My intent when I showed up at the New Jersey Junior Championships was not to qualify for anything. The last time I had played the event, I was the lowest rated player in the section by about 300 points, with winner Chris Wu having about 800 points on me. I just came to play chess and learn something. The first surprise of this year was that I was nearly the highest rated player in the section. The second surprise was that, despite some errors, I managed to win the tournament, surrendering only half of a point on the way. The unlikely possibility that I would qualify for the Denker Tournament of Champions, one of the most prestigious invitationals in the country, had become a reality. Six weeks later, I packed my bags and drove down to Virginia with my family.
Arriving minutes before the 3:00 check-in time for a special opening ceremony for all Denker, Barber, and National Girls Tournament of Champions participants, I sprinted through the rain while trying not to get my nice shoes wet. It will suffice to say that several people were later than I was, and the ceremony started at about 3:30. In the mean time, I got to meet several other players. Initially, I was expecting to be lost in a sea of geniuses casually discussing things I would never understand. Instead, I found a bunch of high school kids about as awkward as me nervously waiting for the start of the ceremony. I shook hands with nerds, geeks, and a few normal people from all around the country. These were my type of people.
We were not all there to stare at each other awkwardly, of course. There was chess to be played. After changing out of out our fancy clothes, a bunch of teenagers came to a room to sit and think for upwards of six hours. (It was more exciting than it sounds.) My personal tournament was not particularly exciting, but it was archetypical of those of us in the lower range of ratings (1300-1800) so I will give a brief review. In the first game I played reasonably against a national master from California but eventually was outlasted by his immense tactical prowess. Next, I on against the representative from DC, a relatively new player who had a provisional rating before this tournament. Next, another NM crushed me, this one from Colorado. The next game, against the representative from Hawaii, was more eventful. He made a careless mistake in the opening, then totally outplayed me and won a game in which he had been down a clear center pawn. I rounded out my tournament with two draws against players of similar rating to me. I ended the tournament with 2 points out of 6, a respectable but unimpressive score in a tough field. Below is my final game against the New Hampshire representative, which I found to be the most interesting one of my tournament.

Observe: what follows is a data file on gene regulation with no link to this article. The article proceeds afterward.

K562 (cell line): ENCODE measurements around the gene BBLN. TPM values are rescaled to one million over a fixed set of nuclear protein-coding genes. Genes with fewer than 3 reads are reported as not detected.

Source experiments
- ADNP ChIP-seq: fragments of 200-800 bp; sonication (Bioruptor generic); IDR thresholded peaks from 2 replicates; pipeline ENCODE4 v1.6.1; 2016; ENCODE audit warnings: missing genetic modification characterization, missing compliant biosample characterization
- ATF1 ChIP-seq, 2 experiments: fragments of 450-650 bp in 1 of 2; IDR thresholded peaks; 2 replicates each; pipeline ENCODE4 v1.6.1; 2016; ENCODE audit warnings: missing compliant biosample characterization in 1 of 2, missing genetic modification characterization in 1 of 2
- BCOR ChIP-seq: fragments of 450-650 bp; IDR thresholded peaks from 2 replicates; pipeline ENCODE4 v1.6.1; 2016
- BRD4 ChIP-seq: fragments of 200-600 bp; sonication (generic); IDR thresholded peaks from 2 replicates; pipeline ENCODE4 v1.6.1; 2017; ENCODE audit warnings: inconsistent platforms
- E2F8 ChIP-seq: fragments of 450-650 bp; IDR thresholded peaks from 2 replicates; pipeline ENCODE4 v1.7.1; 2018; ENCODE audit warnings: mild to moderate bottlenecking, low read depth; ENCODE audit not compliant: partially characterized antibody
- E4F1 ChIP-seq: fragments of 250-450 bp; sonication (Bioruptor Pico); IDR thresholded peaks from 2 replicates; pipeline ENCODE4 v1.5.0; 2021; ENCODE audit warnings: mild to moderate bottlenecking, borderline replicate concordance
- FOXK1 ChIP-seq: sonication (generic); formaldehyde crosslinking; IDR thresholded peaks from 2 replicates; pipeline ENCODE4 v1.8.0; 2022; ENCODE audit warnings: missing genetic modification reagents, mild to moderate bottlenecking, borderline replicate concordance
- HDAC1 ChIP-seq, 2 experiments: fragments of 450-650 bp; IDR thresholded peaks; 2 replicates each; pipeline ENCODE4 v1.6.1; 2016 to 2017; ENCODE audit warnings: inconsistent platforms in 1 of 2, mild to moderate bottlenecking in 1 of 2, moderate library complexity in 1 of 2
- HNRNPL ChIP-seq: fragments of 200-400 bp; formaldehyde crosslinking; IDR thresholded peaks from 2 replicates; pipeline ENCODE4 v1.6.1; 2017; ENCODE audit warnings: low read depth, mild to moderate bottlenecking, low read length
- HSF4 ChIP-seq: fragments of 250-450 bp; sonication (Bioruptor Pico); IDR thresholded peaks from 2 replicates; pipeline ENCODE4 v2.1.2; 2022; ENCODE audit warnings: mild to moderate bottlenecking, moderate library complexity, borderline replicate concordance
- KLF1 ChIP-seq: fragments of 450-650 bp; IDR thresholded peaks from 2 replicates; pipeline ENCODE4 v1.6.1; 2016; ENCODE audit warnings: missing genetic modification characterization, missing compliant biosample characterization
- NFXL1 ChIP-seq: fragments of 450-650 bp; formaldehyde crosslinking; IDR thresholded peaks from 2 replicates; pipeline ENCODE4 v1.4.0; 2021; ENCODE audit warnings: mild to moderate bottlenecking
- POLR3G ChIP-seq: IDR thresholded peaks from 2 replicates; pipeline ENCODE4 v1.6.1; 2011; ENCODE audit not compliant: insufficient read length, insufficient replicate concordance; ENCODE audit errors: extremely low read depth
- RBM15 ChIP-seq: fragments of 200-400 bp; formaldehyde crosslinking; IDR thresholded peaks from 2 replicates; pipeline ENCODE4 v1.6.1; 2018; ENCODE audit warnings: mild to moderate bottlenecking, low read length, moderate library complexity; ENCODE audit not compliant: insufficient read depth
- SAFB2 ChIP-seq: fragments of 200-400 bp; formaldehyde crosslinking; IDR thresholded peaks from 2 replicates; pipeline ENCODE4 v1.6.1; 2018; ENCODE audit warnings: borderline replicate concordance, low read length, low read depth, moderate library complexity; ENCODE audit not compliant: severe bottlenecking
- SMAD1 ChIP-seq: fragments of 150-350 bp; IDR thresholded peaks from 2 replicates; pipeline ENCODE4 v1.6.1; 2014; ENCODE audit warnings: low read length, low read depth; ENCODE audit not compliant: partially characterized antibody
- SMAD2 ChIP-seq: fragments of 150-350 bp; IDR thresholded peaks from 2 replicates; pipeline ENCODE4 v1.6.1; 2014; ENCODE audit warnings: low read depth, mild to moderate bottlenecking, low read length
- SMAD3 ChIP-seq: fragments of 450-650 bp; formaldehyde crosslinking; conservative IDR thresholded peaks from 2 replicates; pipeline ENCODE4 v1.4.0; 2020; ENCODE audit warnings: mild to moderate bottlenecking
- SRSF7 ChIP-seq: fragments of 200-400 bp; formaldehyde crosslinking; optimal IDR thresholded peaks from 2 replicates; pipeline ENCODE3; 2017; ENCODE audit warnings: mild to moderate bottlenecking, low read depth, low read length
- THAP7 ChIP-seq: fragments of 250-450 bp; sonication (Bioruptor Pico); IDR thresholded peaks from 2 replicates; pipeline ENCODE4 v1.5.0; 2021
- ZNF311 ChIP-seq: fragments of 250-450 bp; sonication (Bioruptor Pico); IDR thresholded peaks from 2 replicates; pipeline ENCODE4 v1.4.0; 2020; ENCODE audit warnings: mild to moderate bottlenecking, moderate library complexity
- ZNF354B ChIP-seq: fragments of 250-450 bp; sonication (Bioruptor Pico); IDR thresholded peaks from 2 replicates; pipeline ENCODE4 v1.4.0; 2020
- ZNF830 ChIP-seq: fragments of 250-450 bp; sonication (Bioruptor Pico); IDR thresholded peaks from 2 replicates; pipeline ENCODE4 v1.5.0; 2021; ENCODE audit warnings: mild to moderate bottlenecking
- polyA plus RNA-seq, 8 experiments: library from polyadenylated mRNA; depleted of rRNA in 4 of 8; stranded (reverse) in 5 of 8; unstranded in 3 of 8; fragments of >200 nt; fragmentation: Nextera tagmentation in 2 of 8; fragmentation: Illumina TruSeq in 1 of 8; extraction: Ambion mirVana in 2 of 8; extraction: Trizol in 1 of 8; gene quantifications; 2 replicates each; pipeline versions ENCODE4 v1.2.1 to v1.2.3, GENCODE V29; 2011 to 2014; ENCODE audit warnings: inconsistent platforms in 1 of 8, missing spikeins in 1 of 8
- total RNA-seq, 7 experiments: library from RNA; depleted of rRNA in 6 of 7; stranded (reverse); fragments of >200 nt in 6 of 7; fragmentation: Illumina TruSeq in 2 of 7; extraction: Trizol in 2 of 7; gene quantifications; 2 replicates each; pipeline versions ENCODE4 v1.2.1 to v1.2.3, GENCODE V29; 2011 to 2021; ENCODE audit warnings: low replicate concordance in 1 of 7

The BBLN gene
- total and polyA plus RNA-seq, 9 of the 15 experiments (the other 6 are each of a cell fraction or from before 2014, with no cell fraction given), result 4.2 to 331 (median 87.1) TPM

In conclusion, the Denker is a great tournament and I am grateful for having been able to participate in it. The opportunity to meet other people like me and learn from their play and their lives was invaluable. While I find it unlikely, I would be ecstatic to go next year if I should manage to win the qualifier again.